The TABD quietly pursues its agenda in several ways. One of
      these is shaping free-trade treaties and aggressively
      pushing the expansion of the WTO. Another, lower-profile
      tactic is to promote "mutual recognition agreements." Under
      these reciprocal deals, one nation agrees to recognize
      another nation's safety inspection and approval system in
      sectors such as medical devices, pharmaceuticals, and
      telecommunications. Critics say this is a backdoor way to
      relax standards: for example, the fine print of the
      agreement on medical devices, which has not yet been fully
      implemented, calls for farming out quality inspections to
      private third parties hired by the manufacturers, rather
      than federal regulators.

      The TABD also is out to bar governments from applying a
      principle that serves as the basis for many public-health
      and environmental regulations, particularly in Europe. Known
      as the "precautionary principle," it holds that when an
      activity or substance raises potential threats to human
      health or the environment, government should step in and
      regulate. When there is scientific uncertainty, the industry
      – not the public – should bear the burden of proof. In other
      words, better safe than sorry.

      That's the approach many European countries are taking on
      the genetically modified food issue, which is why TABD
      members and biotech giants such as Monsanto and Unilever are
      so keen on killing the precautionary principle. Monsanto and
      its allies favor foisting unproved technologies on the
      public, arguing that regulations should wait until they can
      be based on "sound science." In a related case, the TABD is
      trying to stifle an E.U. proposal, based on the
      precautionary principle, to regulate pharmaceuticals
      containing beef-derived ingredients that could carry traces
      of mad cow disease.

      On behalf of its members in the electronics industry, the
      TABD is trying to eliminate a new E.U. initiative aimed at
      reducing computer trash. The increase in the use of PCs and
      other high-tech equipment in recent years has created a huge
      increase in hazardous waste. Electronic trash contains many
      dangerous substances, such as lead, mercury, and cadmium. To
      address this, the European Union drafted the Directive on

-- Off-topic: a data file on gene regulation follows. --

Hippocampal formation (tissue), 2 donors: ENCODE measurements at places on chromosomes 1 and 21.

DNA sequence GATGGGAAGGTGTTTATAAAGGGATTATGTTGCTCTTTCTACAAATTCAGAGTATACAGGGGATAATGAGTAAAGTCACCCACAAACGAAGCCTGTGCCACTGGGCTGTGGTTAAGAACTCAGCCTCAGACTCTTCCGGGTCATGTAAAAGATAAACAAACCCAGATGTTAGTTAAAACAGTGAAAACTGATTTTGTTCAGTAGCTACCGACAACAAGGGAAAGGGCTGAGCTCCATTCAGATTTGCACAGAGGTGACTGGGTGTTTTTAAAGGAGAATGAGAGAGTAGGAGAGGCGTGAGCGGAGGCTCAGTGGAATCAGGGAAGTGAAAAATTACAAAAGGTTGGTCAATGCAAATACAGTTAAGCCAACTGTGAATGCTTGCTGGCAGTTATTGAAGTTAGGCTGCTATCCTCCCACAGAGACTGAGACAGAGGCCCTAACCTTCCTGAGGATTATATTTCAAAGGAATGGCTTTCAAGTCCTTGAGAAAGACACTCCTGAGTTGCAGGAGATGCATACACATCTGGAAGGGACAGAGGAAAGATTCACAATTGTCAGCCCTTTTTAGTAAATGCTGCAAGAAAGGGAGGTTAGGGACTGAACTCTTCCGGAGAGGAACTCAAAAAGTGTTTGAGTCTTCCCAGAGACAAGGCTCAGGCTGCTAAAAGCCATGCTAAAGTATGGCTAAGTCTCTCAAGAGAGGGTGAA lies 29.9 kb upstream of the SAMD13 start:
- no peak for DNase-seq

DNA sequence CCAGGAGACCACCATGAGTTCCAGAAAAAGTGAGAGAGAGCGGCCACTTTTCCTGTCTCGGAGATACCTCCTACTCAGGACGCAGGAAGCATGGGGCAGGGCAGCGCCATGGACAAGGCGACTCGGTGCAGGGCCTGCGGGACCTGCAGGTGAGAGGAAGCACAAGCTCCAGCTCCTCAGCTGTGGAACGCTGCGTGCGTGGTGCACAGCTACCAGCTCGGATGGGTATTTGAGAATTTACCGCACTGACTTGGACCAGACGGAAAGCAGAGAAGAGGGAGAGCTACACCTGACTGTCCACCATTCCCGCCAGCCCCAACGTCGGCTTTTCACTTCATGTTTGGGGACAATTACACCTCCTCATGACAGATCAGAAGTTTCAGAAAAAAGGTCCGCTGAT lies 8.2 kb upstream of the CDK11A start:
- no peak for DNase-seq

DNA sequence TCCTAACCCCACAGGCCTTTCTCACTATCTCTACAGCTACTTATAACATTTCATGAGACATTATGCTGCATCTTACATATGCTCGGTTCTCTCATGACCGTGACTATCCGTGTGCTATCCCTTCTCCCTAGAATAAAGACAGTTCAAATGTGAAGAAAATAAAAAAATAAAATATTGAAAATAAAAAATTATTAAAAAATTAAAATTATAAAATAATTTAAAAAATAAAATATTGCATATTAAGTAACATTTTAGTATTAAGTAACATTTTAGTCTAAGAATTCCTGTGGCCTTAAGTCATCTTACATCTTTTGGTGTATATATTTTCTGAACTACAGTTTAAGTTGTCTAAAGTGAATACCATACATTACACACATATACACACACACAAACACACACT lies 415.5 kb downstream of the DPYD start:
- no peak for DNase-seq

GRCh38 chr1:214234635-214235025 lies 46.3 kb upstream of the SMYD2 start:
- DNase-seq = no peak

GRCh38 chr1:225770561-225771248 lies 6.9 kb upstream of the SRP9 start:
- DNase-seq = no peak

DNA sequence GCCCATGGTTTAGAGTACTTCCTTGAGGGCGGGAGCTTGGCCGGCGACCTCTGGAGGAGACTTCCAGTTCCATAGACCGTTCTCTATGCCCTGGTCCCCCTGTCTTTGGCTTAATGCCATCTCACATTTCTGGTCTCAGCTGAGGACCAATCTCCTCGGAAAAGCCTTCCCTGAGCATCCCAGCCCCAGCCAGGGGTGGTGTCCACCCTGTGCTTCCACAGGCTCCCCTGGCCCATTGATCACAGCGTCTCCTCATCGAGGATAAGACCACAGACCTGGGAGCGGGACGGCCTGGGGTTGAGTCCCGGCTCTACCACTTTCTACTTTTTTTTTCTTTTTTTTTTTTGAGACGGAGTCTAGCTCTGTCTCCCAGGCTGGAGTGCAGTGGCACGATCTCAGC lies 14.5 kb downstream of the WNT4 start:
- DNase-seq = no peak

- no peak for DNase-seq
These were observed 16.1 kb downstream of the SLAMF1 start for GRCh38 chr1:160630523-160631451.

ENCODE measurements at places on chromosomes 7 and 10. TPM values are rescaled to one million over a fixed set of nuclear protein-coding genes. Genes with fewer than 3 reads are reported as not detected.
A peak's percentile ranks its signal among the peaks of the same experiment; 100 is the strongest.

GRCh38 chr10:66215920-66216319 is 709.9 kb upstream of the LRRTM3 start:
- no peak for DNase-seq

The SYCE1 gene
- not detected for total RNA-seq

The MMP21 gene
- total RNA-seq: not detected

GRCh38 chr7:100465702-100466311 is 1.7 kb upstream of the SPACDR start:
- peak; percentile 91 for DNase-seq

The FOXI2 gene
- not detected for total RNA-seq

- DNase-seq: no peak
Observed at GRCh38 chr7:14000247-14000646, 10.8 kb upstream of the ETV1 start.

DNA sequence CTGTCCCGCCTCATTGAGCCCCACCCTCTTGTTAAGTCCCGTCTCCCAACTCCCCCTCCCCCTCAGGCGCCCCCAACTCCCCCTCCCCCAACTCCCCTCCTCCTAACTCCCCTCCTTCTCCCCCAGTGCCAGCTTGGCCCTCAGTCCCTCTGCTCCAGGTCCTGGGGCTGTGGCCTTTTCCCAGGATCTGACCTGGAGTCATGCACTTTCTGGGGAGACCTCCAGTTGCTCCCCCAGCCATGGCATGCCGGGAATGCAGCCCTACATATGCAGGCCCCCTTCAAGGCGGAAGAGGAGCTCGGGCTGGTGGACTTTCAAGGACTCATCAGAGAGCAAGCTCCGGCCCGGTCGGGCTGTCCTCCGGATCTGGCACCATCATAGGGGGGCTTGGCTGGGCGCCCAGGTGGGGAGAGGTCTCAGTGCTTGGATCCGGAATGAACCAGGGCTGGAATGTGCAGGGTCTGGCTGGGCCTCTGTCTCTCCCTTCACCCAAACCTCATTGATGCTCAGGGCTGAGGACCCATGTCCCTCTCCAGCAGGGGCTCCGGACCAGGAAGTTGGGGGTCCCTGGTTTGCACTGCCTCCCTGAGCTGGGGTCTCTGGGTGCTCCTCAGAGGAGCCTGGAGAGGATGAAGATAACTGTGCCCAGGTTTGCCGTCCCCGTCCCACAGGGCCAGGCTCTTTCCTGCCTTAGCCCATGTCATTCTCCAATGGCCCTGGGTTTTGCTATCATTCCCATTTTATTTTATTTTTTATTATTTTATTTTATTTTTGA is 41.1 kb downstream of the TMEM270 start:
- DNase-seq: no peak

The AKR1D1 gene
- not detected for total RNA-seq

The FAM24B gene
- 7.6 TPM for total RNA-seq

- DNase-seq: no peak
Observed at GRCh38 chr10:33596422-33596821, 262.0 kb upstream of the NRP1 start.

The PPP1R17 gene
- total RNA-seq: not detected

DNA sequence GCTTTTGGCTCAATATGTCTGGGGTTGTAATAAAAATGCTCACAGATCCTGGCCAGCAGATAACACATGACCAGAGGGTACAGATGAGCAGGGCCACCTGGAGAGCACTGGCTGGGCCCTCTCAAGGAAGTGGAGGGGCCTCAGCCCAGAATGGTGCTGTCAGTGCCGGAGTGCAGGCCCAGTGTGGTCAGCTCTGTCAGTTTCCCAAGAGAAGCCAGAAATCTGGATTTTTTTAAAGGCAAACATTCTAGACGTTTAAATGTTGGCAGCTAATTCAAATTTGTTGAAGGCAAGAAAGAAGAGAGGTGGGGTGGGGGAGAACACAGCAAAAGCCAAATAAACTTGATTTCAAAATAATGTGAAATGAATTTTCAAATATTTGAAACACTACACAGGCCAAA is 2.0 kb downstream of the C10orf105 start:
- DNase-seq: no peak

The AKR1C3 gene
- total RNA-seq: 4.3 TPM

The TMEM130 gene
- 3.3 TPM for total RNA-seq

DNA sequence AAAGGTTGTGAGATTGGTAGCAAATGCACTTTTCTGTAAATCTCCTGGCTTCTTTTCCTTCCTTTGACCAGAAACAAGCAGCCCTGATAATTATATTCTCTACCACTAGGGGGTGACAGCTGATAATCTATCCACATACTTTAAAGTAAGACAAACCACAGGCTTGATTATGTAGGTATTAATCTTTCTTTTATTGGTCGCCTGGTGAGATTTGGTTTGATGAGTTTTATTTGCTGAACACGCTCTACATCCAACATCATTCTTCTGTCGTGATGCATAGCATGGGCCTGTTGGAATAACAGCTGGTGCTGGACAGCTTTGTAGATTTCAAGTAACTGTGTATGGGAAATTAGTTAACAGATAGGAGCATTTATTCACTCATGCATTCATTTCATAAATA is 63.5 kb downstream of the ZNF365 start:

Computer Waste, a law that would require electronic
      equipment manufacturers to replace those toxic heavy metals
      with less harmful substances by 2008. The directive also
      would require manufacturers to begin retrieving and
      recycling old electronic equipment by 2006. The TABD and its
      high-tech industry members have mobilized to kill the
      proposal and have already succeeded in watering it down

      Also on the TABD's early-warning list is the European
      Union's decision to speed up the phaseout of ozone-depleting
      hydrochlorofluorocarbons, which contribute to global
      warming. The United States is supporting the TABD's attempts
      to stifle the European Union's efforts, which it calls a
      "trade barrier."

      Though many of the environmental and consumer laws under
      attack are European, hundreds of U.S. laws are also in
      danger of being softened. For example, the TABD considers
      the entire U.S. product-liability system to be a "serious
      impediment" to global trade.

      Sister Alice Gerdeman of the Cincinnati-based Coalition for
      a Humane Economy says it is this blurring of the lines
      between corporations and government that motivated her group
      to organize teach-ins, rallies, and demonstrations at the
      TABD CEO conference last week.

      "We are very concerned about limiting the power to make
      decisions about the economy to a very small group of people,
      people who have a lot of economic clout," Gerdeman said. "We
      don't have a problem with them having a voice; we just don't
      think their voice should be more powerful than any other

      E-mail Daniel Zoll at dzoll@...

      Dan Clore